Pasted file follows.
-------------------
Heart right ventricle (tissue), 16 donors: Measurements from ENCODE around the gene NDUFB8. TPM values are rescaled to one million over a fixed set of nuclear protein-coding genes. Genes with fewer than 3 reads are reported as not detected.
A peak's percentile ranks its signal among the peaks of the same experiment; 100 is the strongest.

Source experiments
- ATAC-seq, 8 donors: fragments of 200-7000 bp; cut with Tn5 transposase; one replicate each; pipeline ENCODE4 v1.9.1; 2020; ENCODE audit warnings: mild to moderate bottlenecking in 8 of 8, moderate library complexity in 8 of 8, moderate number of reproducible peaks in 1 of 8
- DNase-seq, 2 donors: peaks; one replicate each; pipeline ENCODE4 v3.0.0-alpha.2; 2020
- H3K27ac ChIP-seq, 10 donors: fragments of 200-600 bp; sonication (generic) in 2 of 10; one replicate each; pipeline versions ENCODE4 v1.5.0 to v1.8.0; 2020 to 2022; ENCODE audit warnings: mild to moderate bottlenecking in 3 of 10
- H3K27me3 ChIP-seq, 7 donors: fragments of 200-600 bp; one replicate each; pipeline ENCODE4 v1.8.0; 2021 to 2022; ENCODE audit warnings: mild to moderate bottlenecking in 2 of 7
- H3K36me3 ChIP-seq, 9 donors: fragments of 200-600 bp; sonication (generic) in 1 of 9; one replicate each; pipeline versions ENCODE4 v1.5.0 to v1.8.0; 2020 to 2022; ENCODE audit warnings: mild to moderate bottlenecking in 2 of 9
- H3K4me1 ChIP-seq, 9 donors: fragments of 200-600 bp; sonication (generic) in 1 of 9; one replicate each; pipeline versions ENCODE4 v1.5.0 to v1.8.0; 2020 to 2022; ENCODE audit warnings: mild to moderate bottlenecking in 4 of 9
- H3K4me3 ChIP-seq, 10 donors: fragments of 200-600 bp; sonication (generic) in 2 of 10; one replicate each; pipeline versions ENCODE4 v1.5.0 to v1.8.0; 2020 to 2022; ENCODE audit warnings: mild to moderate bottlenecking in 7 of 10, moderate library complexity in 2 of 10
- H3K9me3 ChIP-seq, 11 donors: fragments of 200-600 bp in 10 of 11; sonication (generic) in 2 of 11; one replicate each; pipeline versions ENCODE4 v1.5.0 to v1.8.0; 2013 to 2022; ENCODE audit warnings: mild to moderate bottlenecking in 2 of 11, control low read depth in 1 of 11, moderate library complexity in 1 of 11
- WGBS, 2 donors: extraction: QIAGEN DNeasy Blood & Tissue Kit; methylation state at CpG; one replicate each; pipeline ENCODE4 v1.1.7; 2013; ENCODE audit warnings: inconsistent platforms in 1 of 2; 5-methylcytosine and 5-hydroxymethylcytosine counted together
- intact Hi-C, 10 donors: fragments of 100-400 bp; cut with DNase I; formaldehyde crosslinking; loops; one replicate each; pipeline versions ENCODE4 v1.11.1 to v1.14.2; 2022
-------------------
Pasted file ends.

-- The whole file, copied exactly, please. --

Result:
Heart right ventricle (tissue), 16 donors: Measurements from ENCODE around the gene NDUFB8. TPM values are rescaled to one million over a fixed set of nuclear protein-coding genes. Genes with fewer than 3 reads are reported as not detected.
A peak's percentile ranks its signal among the peaks of the same experiment; 100 is the strongest.

Source experiments
- ATAC-seq, 8 donors: fragments of 200-7000 bp; cut with Tn5 transposase; one replicate each; pipeline ENCODE4 v1.9.1; 2020; ENCODE audit warnings: mild to moderate bottlenecking in 8 of 8, moderate library complexity in 8 of 8, moderate number of reproducible peaks in 1 of 8
- DNase-seq, 2 donors: peaks; one replicate each; pipeline ENCODE4 v3.0.0-alpha.2; 2020
- H3K27ac ChIP-seq, 10 donors: fragments of 200-600 bp; sonication (generic) in 2 of 10; one replicate each; pipeline versions ENCODE4 v1.5.0 to v1.8.0; 2020 to 2022; ENCODE audit warnings: mild to moderate bottlenecking in 3 of 10
- H3K27me3 ChIP-seq, 7 donors: fragments of 200-600 bp; one replicate each; pipeline ENCODE4 v1.8.0; 2021 to 2022; ENCODE audit warnings: mild to moderate bottlenecking in 2 of 7
- H3K36me3 ChIP-seq, 9 donors: fragments of 200-600 bp; sonication (generic) in 1 of 9; one replicate each; pipeline versions ENCODE4 v1.5.0 to v1.8.0; 2020 to 2022; ENCODE audit warnings: mild to moderate bottlenecking in 2 of 9
- H3K4me1 ChIP-seq, 9 donors: fragments of 200-600 bp; sonication (generic) in 1 of 9; one replicate each; pipeline versions ENCODE4 v1.5.0 to v1.8.0; 2020 to 2022; ENCODE audit warnings: mild to moderate bottlenecking in 4 of 9
- H3K4me3 ChIP-seq, 10 donors: fragments of 200-600 bp; sonication (generic) in 2 of 10; one replicate each; pipeline versions ENCODE4 v1.5.0 to v1.8.0; 2020 to 2022; ENCODE audit warnings: mild to moderate bottlenecking in 7 of 10, moderate library complexity in 2 of 10
- H3K9me3 ChIP-seq, 11 donors: fragments of 200-600 bp in 10 of 11; sonication (generic) in 2 of 11; one replicate each; pipeline versions ENCODE4 v1.5.0 to v1.8.0; 2013 to 2022; ENCODE audit warnings: mild to moderate bottlenecking in 2 of 11, control low read depth in 1 of 11, moderate library complexity in 1 of 11
- WGBS, 2 donors: extraction: QIAGEN DNeasy Blood & Tissue Kit; methylation state at CpG; one replicate each; pipeline ENCODE4 v1.1.7; 2013; ENCODE audit warnings: inconsistent platforms in 1 of 2; 5-methylcytosine and 5-hydroxymethylcytosine counted together
- intact Hi-C, 10 donors: fragments of 100-400 bp; cut with DNase I; formaldehyde crosslinking; loops; one replicate each; pipeline versions ENCODE4 v1.11.1 to v1.14.2; 2022